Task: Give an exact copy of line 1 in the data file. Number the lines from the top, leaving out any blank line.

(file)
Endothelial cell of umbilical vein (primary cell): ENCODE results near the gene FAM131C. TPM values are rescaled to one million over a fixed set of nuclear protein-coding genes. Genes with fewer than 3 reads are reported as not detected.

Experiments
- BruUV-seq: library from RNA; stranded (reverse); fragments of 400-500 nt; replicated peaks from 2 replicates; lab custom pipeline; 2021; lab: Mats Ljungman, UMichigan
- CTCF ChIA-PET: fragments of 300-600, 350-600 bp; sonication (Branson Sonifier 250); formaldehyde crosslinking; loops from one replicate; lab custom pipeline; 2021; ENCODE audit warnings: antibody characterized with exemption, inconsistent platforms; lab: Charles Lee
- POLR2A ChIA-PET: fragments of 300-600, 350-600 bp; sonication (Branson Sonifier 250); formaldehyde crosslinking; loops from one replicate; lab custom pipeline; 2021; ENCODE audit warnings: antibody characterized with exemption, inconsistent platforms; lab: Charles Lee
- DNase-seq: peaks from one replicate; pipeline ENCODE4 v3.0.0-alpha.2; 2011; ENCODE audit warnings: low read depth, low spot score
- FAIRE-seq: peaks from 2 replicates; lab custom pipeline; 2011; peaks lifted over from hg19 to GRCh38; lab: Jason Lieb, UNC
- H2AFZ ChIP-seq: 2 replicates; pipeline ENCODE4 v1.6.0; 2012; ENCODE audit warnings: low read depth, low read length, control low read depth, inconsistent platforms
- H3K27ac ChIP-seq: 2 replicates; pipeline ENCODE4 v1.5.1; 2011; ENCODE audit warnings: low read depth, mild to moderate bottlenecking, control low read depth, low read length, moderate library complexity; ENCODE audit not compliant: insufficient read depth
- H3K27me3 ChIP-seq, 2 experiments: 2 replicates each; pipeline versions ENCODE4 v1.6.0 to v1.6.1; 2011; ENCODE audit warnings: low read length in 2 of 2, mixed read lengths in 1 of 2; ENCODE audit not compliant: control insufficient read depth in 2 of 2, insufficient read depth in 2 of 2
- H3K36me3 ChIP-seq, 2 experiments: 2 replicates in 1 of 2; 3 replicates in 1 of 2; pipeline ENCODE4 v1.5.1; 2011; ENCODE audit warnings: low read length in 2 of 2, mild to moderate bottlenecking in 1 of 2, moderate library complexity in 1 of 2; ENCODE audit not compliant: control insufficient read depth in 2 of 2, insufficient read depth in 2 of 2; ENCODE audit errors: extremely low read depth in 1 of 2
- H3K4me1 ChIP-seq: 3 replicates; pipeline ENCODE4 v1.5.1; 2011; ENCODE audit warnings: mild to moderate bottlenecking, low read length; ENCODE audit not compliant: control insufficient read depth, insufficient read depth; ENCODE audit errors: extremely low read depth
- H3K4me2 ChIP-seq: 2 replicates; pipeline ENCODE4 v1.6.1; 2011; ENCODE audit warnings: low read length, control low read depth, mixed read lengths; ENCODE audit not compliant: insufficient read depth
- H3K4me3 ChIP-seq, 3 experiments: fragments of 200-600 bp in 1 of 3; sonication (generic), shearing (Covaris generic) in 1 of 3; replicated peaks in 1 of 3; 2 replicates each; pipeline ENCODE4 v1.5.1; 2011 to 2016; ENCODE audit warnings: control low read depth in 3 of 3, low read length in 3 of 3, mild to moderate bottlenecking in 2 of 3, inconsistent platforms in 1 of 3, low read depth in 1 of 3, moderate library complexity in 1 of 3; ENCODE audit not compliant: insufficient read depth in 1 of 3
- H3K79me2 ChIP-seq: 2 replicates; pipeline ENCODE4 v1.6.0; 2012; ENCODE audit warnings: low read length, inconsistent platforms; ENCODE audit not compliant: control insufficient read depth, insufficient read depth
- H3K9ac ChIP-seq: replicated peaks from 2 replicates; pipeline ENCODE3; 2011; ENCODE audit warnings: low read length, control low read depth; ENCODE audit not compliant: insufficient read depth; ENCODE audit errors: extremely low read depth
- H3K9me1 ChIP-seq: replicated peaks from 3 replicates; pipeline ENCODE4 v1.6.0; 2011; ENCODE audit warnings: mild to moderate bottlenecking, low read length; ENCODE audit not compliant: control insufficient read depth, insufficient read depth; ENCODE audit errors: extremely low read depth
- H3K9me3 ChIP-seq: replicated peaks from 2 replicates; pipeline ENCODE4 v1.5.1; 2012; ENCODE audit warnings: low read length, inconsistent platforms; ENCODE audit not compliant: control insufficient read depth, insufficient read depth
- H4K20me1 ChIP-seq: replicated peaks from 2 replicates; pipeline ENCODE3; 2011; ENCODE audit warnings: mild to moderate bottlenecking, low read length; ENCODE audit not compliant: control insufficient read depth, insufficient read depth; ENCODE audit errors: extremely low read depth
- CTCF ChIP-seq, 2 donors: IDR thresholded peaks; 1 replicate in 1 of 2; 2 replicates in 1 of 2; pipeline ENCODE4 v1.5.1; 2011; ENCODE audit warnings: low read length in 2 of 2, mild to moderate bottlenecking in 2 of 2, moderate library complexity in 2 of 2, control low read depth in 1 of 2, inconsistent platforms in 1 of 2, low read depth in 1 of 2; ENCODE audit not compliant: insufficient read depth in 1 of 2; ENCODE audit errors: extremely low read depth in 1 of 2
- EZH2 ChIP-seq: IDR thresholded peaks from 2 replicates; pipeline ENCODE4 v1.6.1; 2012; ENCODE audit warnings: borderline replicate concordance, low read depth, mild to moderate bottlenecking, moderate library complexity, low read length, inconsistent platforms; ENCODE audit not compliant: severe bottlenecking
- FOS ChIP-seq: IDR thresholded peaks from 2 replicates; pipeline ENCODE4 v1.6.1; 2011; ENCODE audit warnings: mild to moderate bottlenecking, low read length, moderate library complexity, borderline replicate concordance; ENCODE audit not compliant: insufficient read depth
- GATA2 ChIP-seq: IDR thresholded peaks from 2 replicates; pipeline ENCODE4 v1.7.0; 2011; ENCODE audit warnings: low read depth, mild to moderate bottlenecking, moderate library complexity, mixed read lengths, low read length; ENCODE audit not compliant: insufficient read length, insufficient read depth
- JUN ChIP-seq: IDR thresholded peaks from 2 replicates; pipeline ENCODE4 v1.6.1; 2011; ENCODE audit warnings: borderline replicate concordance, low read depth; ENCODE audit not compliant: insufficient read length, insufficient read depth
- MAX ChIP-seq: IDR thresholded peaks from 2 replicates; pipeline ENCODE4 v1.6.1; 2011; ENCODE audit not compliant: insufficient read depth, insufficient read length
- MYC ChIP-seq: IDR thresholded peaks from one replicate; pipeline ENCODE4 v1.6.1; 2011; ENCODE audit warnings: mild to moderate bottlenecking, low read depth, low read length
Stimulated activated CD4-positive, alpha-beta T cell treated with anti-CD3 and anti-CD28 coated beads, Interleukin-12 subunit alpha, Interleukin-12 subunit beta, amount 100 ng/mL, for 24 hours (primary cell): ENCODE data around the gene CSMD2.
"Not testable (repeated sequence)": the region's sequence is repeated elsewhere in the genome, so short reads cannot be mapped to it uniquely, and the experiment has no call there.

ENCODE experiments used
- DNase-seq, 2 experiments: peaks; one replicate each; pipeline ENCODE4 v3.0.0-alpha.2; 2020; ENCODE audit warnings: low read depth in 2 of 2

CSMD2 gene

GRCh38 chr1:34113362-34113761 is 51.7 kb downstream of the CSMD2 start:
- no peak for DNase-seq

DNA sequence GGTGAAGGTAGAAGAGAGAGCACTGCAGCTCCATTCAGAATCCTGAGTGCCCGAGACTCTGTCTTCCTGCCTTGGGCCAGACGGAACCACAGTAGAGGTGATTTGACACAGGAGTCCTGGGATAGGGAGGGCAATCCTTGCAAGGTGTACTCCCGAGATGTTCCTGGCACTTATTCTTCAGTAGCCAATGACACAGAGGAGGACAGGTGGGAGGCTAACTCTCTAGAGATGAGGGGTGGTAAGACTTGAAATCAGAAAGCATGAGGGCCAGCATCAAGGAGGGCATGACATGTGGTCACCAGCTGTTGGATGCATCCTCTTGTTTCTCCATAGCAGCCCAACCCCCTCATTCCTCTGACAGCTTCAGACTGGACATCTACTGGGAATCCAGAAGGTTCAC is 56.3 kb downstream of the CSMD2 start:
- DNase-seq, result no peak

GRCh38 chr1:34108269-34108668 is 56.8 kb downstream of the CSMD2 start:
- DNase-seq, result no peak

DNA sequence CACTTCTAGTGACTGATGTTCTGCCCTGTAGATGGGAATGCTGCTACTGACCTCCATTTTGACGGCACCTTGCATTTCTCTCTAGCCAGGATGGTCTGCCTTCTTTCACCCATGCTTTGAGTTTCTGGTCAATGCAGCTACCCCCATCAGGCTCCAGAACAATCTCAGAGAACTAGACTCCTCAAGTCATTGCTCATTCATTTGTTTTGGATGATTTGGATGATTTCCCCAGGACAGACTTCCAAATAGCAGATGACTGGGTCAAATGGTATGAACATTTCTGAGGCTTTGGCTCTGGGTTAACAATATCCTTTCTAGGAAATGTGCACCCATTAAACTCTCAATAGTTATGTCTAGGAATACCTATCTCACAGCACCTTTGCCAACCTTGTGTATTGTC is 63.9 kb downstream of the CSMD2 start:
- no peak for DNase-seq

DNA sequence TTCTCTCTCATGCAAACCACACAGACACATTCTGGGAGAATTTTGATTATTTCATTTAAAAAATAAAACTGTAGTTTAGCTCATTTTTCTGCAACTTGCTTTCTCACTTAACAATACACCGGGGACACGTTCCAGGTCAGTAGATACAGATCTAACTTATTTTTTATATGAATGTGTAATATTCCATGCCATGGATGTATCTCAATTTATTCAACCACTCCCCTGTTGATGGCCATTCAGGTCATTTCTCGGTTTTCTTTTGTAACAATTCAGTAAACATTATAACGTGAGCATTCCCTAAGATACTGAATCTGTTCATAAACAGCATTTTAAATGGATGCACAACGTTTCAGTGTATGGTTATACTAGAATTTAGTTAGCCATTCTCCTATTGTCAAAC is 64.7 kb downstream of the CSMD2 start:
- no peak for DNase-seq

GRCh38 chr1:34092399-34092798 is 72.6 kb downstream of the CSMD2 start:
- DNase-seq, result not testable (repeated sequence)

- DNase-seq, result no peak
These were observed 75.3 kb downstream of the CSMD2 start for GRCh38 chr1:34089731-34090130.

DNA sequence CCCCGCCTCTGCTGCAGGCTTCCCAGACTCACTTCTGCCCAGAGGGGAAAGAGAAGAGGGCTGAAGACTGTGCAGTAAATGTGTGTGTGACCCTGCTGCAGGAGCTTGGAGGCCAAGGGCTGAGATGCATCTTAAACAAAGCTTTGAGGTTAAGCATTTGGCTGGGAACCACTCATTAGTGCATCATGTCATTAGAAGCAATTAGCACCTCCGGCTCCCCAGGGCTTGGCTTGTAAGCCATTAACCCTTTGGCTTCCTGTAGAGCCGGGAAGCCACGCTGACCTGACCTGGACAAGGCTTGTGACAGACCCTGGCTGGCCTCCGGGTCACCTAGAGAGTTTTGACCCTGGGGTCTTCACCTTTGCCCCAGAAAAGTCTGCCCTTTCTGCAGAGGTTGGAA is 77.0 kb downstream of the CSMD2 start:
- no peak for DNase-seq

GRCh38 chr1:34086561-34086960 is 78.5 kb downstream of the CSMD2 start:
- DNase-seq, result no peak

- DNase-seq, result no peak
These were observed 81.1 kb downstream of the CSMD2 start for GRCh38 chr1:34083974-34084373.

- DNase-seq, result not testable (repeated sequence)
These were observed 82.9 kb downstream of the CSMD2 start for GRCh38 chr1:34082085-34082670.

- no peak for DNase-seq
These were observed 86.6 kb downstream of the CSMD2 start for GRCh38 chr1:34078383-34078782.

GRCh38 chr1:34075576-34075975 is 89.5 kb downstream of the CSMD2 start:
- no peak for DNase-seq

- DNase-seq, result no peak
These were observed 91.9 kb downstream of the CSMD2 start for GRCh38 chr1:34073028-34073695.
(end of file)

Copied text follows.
Endothelial cell of umbilical vein (primary cell): ENCODE results near the gene FAM131C. TPM values are rescaled to one million over a fixed set of nuclear protein-coding genes. Genes with fewer than 3 reads are reported as not detected.